Second day of the Finance and Central Bank Deputies meeting under the Italian G20 Presidency.
January 27th, 2021
High-ranking officials from the G20 Finance Track membership and representatives from guest countries and international and regional organizations gathered today for the second day of the first Finance and Central Bank Deputies meeting under the Italian G20 Presidency.
The meeting was preceded by a symposium on finance and digitalization, opened by Markus K. Brunnermeier, Edwards S. Sanford Professor of Economics and Director of the Bendheim Center for Finance at Princeton University. In his keynote address, Professor Brunnermeier touched on a range of issues related to money and payments in the digital age, including the construction and potential impact of new digital platforms, the evolving balance of powers in the relationship between financial service providers and customers, and the implications of financial innovation for the design of regulation, international coordination, and financial stability. These issues are closely connected with the role of central banks and point to the need to rethink money in the digital age.
The digital transformation of the economy, accelerated by the COVID-19 pandemic, has brought with it potentially significant benefits, but also challenges. This was the subject of today’s meeting of the G20 Deputies, during which Italy outlined the priorities and work programme of the Finance Track for this year with respect to financial regulation and financial inclusion, international taxation, the financing of pandemic preparedness, and sustainable finance. The programme received full support from the membership.
The pandemic will continue to shape global economic developments well into 2021, and may leave persistent legacies, such as higher inequalities and corporate weaknesses. From the perspective of financial stability and regulation, it will be essential to learn from the crisis, in particular about how the financial sector, including non-bank finance, has weathered the shock and about whether the regulatory framework may need to be adjusted. Another priority for the Italian Presidency, in the financial sector area, is the timely implementation of the Roadmap on enhancing cross-border payments endorsed under the Saudi presidency. A third, especially important, objective is the re-establishment of the Sustainable Finance Study Group, which will contribute to understanding how the financial sector can help achieve a green transition and align with the UN Sustainable Development Goals.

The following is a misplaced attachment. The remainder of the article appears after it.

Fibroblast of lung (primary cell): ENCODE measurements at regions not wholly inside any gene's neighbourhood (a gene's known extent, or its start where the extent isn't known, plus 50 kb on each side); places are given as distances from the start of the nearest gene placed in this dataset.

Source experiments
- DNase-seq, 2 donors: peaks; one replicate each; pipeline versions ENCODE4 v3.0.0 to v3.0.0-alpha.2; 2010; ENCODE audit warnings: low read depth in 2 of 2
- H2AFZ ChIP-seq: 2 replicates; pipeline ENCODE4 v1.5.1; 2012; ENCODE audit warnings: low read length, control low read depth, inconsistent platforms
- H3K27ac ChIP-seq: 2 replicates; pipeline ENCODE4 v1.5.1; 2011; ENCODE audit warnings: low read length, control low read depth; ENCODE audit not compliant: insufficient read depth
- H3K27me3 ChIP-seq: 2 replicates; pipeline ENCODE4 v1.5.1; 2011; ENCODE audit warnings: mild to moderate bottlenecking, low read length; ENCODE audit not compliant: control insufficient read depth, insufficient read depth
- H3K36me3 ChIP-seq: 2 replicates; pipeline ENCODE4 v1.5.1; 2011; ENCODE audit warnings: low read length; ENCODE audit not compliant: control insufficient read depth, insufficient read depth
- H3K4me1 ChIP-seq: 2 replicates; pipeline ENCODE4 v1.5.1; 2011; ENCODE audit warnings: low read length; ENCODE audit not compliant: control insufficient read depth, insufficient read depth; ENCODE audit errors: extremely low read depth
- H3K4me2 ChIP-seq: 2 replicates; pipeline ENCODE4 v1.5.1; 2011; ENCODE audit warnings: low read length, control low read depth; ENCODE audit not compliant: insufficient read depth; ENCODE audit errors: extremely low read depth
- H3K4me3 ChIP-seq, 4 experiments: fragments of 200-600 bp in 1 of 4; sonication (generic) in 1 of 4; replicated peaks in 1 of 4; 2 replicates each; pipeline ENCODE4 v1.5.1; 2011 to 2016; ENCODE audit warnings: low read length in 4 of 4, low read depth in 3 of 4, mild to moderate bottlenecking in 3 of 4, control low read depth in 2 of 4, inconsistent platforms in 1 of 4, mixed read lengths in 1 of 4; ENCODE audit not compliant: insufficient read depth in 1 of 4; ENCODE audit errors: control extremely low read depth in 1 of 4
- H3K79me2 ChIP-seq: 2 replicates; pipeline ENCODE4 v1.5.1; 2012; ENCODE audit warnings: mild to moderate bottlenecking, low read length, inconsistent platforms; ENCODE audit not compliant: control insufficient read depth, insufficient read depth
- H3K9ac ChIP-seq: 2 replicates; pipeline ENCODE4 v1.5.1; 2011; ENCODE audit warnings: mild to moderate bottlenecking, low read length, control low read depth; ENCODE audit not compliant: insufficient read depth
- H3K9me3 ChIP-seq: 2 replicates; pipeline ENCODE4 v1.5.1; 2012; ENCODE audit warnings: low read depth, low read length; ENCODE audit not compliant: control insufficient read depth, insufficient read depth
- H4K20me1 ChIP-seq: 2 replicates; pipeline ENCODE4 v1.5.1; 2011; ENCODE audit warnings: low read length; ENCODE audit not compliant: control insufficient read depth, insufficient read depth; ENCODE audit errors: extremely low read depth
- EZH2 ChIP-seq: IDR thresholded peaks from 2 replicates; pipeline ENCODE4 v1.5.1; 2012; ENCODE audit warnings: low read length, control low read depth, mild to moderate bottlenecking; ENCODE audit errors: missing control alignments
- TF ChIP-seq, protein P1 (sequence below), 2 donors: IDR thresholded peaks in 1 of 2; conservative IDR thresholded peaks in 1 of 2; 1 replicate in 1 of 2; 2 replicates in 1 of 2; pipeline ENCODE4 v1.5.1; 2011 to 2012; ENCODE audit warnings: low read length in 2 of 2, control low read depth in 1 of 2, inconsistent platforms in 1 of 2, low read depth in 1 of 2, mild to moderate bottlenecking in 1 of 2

To ensure that the benefits of international cooperation are reaped equally by all, sustainability must go hand in hand with inclusion. Under the Italian G20 presidency, the Global Partnership for Financial Inclusion (GPFI, co-chaired by Banca d’Italia’s Magda Bianco) will work to design policies and action plans to enhance the digital financial skills and awareness on the part of the public, as well as of micro-, small- and medium-sized enterprises. It will also lay the groundwork for a new conduct supervision framework, with a view to the development of responsible and inclusive digital financial services and to the provision of adequate protection for final customers. Finally, the GPFI will continue its work to reduce the costs of remittances – still a crucial source of financing in many countries.
On international taxation, the G20 will continue to address the tax challenges arising from digitalization in the economy. It will strive to ensure that profits are taxed where the value is generated, with a view to reaching a global and consensus-based solution on this issue. In terms of tax transparency, the Italian presidency will focus on the importance of information-sharing between jurisdictions to combat tax evasion and avoidance, on promoting tax certainty and effective dispute resolution, and on enhancing developing countries’ capacities in tax policy and tax administration. Sustainability will be crucial in this area too: the 2021 G20 High Level Tax Symposium will revolve around the role that tax policy can play to support the transition to a low-carbon global economy, promote green technologies and investments, and encourage the use of more efficient and less polluting energy sources.